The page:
Just in case Microsoft didn't understand: intelligence agencies and hackers all round the world spend their life looking for zero-days, for their own reasons. How MS can then blame them and whine that they're 'hoarding' is beyond me. F***tards.

Sophos waters down 'NHS is totally protected' by us boast

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Re: Fault?

Obsolete OSes and timely application of patches are one issue, but this could just as well have been a zero-day.

Sooner or later you're going to get an infection inside your network. What you want is (a) to detect it quickly, (b) to limit the spread, and (c) to allow the affected parts to be wiped clean easily.

Well, yes, but you omitted the fundamental problem - don't, by default, assume that your computers have to be on a network. They don't. And, if they do, don't just share everything on SMB/whatever.

Whoever decided that an MRI scanner/X ray machine/whatever had to talk SMB should be fired. It would take a day to knock up a program to transfer X-ray images over a basic sockets connection, and another week to turn it into a client/server app to find and return any image.

Stanford Uni's intro to CompSci course adopts JavaScript, bins Java

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Re: Biggest problem is the apostrophe

Hello AC1 what wrote the apostrophe thing, nice to meet you.

I should probably warn you that meating AC0 may not be a nice thing to do, and is probably illegal.

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Re: Biggest problem is the apostrophe

@AC: +1 for assisting Mr. Stiles with his enema. However, I would like to point out that 'spelt' *was* probably appropriate (anywhere outside the US, anyway).

And I have to wonder whether anyone defending JS has actually used it. It's an extraordinary mismash of the obscure, esoteric, and downright inane. It was knocked up in a weekend (Ok, more or less), and has been constantly added to ever since. And, whatever you write, there's always some tosser somewhere who'll refuse to run it because you clearly intended to break out of their browser and trash their system, despite your inability to access any files.

Still, on the plus side, there won't be much competition from Stanford graduates in the jobs market.

TCP/IP headers leak info about what you're watching on Netflix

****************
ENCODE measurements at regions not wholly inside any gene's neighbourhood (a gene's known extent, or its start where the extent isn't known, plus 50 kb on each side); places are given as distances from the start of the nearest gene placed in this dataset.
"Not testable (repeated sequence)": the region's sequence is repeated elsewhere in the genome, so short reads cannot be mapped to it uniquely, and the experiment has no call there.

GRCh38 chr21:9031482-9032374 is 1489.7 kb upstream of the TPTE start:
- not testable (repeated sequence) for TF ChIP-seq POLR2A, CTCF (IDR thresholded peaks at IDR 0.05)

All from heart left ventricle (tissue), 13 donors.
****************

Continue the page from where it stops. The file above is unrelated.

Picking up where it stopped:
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Re: Stating the obvious

That's not how it works. The connection is HTTPS, so the secret key is specific to the browser session, so it's not the same as matching "up the flashes around your curtain upon scene changes". The flashes will be specific to the viewer.

Silverlight/DASH/VBR produces specific sequences of video segment sizes, which can be extracted from the headers. Apparently.

And, more interestingly, someone is still using Silverlight.

SVN commit this: Subversion to fix file renaming after 15 years

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I actually use both

Here's the thing: one's distributed, one isn't. If you're writing a Linux kernel, distributed is great - 20,000 people get their own complete repo, and mess it up to their heart's content, and you never expect to hear from 19,950 of them ever again.

In the average dev environment, you want that like a hole in the head. You want one centralised repo, and you need to enforce discipline. git can more or less do that, eventually, but it's difficult, and it's not the git way (how many git users even know what a bare repo is for?)

I have to deal with someone who does fixes and adds features by cloning a git repo on his local machine, with the master being his previous local clone, and who very infrequently pushes anything remotely. I then have to try and work out WTF is going on and then merging myself. That would never, ever, happen in an svn enviroment.

I've also used RCS, CVS, Clearcase, and Perforce. For my money, svn does the job, and it's intuitive, and easy to learn. For the right project Perforce is also a good choice, if you've got the money, and someone to read the manual and do the difficult bits.

Why is the Sinclair ZX Spectrum Vega+ project so delayed?

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Good on you, Clive...